The sample was comprised of 34% women Veterans; 25% African American and 14% Hispanic / Latino Veterans, and 33% Vietnam era Veterans. Important differences between treatment completers and dropouts occurred across all top-level domains (therapeutic skill and alliance, reactions to treatment, factors outside PE/CPT treatment process, treatment-related beliefs, symptomology, and interventions applied to keep Veteran engaged in treatment). One important theme that cut across top-level codes was the availability and type of support available to Veterans during PE/CPT. While the vast majority of Veterans in both samples reported having good treatment-related support from their therapists and others in their lives, the type of support differed. Completers were more likely to have support that specifically targeted treatment challenges (e.g., problem-solving side effects, difficulty completing assignments), rather than non-specific emotional support.
Examples of other themes that emerged between to the groups include the differences in perceptions of symptom worsening, ability to cope with competing life demands, and reactions the structure of treatment. A majority of Veterans in both groups perceived that their symptoms worsened during the course of treatment; completers viewed that worsening as part of the treatment while those who dropped out viewed it as an indication that the treatment wasn't working. Those with symptoms worsening who dropped out feared the consequences of that worsening. Further, logistical barriers did not differ between groups, although those who dropped out were less likely to be able to simultaneously cope with the demands of treatment and daily life stressors. Those who dropped out of treatment were more likely to have negative reactions to the structure of the treatment (e.g., use of writing / recording; weekly, time-limited treatment, focus on a single trauma); likely due to a combination of treatment preferences and less flexibility employed by these Veterans' providers.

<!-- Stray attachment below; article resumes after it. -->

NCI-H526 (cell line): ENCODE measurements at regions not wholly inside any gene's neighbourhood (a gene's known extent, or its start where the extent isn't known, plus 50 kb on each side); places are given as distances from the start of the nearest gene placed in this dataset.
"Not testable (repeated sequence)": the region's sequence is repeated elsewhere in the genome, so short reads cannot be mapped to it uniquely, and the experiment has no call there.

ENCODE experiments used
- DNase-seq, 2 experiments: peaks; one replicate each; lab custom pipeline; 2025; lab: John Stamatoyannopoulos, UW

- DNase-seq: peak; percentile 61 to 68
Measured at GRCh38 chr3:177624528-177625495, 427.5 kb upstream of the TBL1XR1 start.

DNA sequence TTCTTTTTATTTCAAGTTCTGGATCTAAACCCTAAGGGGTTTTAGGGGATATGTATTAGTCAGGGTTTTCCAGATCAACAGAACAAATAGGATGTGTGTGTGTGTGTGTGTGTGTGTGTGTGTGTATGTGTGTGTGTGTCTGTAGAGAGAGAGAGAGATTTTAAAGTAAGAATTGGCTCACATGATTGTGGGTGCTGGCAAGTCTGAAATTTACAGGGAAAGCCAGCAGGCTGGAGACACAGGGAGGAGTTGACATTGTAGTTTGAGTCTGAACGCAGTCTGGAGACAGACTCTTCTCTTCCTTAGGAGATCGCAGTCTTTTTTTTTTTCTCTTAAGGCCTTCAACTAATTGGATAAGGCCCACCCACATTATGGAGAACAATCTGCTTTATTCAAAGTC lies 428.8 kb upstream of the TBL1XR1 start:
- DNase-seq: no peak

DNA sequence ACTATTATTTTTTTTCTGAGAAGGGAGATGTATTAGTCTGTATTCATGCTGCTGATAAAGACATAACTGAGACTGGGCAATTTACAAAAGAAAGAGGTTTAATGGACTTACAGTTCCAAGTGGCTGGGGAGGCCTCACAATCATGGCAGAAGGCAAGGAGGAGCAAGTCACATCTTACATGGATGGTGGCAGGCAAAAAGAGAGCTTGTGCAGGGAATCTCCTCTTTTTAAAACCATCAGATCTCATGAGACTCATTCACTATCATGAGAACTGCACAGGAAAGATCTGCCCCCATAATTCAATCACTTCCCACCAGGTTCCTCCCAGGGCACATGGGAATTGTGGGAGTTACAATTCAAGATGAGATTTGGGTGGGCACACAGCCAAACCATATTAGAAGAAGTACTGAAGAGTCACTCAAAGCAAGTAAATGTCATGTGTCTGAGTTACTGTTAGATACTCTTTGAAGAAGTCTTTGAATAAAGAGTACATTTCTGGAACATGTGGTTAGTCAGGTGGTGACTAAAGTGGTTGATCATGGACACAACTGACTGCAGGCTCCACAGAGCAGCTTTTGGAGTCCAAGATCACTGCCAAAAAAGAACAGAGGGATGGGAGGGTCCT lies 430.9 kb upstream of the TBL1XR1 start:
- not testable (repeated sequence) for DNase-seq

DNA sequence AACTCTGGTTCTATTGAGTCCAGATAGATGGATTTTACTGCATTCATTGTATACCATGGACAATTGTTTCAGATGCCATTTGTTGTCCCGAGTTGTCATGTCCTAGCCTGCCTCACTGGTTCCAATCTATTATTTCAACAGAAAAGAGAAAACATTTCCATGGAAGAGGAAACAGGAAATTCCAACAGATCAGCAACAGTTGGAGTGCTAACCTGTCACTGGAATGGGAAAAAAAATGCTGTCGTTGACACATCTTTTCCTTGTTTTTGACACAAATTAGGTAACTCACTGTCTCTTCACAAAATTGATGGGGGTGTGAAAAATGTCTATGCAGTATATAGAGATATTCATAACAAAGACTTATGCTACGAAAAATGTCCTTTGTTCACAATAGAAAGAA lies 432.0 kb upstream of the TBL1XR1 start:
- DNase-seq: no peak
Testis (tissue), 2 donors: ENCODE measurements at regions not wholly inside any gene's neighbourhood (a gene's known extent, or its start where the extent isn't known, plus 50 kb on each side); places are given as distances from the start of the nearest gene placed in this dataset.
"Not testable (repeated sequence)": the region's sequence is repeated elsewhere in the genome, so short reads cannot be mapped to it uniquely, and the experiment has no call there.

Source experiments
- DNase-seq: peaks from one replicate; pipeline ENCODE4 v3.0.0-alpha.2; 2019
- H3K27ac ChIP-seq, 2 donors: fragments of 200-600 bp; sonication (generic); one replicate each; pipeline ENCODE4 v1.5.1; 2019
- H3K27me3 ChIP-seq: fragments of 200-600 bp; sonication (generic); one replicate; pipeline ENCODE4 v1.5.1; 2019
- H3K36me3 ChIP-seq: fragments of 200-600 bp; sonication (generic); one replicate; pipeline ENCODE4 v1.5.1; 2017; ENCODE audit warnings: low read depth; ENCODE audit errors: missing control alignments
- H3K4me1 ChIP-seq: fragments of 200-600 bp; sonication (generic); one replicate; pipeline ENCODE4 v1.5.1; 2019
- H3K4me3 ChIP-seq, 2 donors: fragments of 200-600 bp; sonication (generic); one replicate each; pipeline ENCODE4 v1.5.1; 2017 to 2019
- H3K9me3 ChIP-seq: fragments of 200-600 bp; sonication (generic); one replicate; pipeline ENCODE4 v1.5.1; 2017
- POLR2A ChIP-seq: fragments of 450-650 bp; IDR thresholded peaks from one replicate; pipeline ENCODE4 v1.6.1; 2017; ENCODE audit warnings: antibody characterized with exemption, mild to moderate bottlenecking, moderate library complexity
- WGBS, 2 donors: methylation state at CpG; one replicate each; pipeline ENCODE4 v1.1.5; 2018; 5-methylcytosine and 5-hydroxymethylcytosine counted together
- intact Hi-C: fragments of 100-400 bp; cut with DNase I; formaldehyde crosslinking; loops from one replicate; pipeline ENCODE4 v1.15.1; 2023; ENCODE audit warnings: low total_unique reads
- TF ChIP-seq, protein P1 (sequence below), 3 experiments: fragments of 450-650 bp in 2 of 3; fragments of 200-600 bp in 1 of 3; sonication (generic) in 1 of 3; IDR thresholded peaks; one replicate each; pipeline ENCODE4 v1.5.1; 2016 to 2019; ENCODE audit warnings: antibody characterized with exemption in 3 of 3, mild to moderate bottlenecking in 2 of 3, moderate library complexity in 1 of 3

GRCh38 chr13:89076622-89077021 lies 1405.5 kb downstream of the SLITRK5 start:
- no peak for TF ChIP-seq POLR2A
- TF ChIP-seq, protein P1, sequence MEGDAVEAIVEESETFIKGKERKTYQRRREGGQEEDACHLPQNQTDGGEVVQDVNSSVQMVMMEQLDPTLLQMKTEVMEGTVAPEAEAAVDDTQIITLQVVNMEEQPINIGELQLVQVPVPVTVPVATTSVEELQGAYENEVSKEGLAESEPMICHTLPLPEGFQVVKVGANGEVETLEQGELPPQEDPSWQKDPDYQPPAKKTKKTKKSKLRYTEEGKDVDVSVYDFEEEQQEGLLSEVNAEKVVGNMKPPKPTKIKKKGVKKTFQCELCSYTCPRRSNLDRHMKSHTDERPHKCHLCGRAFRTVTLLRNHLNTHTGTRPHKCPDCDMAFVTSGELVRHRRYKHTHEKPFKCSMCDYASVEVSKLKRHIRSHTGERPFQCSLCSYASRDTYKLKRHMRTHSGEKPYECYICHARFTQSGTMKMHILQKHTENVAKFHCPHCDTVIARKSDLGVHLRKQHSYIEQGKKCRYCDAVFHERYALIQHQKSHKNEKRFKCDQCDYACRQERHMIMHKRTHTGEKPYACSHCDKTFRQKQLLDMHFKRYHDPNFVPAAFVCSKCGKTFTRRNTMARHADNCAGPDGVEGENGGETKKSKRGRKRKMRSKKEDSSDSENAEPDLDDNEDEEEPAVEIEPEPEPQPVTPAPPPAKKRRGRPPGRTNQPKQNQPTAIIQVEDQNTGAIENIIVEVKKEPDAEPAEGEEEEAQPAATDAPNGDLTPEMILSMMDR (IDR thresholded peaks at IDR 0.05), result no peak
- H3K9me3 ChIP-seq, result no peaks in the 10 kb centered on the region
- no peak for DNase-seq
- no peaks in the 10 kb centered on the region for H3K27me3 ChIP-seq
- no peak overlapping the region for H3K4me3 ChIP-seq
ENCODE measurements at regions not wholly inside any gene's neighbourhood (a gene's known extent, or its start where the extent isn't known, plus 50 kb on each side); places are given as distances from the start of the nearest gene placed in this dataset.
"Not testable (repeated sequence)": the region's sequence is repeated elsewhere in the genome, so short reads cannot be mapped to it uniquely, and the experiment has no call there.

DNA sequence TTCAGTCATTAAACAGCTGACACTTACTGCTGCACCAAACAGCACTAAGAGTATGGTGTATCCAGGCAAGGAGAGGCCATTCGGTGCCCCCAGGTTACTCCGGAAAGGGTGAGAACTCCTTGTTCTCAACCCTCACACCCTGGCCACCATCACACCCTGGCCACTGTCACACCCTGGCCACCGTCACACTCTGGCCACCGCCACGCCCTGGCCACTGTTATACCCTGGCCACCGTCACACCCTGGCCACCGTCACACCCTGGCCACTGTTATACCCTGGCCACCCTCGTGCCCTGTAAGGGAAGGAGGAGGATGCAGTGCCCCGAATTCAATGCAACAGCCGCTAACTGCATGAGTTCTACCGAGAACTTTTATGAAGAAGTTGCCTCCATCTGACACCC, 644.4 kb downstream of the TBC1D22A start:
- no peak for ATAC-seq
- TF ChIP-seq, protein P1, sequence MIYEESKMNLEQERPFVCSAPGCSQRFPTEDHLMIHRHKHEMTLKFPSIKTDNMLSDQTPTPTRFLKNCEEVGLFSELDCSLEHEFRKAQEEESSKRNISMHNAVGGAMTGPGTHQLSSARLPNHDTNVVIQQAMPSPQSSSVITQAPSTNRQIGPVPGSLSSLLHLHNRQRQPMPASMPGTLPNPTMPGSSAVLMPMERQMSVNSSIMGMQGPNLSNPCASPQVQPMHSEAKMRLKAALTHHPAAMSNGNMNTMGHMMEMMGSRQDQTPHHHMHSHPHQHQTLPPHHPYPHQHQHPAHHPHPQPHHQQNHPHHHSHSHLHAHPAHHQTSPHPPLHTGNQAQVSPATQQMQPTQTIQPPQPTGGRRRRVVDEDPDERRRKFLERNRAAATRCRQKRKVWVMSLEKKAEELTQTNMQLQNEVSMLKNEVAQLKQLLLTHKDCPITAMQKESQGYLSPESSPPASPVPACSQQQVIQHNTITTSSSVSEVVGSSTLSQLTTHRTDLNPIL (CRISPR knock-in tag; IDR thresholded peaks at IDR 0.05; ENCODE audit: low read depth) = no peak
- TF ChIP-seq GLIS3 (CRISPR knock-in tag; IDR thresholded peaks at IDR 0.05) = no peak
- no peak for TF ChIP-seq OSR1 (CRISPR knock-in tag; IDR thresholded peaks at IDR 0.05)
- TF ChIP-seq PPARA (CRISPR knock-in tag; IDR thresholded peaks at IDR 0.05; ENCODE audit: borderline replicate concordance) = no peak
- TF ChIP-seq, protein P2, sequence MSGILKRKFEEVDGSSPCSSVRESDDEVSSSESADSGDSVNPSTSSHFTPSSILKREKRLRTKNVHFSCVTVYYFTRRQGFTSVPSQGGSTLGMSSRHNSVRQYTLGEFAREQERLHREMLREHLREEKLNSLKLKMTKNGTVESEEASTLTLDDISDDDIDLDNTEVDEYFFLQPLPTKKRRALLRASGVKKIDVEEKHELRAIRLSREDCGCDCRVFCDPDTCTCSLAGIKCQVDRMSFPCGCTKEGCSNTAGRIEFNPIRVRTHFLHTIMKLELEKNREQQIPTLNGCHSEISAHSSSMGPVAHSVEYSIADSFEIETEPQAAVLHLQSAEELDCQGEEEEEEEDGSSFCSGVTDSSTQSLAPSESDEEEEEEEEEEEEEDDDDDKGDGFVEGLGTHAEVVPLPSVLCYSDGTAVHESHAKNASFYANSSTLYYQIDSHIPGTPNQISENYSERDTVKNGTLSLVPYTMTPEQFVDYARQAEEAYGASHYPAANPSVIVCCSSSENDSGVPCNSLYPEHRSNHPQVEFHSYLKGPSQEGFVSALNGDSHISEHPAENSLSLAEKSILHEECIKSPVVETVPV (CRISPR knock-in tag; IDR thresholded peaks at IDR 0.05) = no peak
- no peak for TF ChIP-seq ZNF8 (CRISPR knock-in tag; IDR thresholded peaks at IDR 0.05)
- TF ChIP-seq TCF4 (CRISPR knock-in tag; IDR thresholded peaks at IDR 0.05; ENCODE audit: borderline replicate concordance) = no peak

Finally, important differences exist between how providers and patients view treatment dropout. Only a small minority of providers expressed a predominately negative attitude towards their Veteran's dropout, while Veterans often viewed it as a personal failure and reported hopelessness following dropout. Further, approximately 15% of Veteran dropouts who we interviewed believed they were still engaged in PE/CPT at the time of the interview, despite being identified as treatment dropouts by their providers.
Treatment with PE or CPT significantly reduces the cost and suffering associated with PTSD. Completion of PE or CPT results in large and clinically-significant reductions in PTSD symptoms, with up to one-half of Veterans losing their PTSD diagnosis. The long-term goal of this project is to increase Veterans' rates of recovery from PTSD through decreasing rates of dropout from PE and CPT. Reducing rates of dropout will positively impact Veterans' health and well-being, lower the cost of treating PTSD, and decrease Veterans' long-term demand for PTSD services. Study findings will be used to develop a provider-facing intervention to increase rates of completion in these effective treatments.
None at this time.
Mental, Cognitive and Behavioral Disorders
Treatment - Observational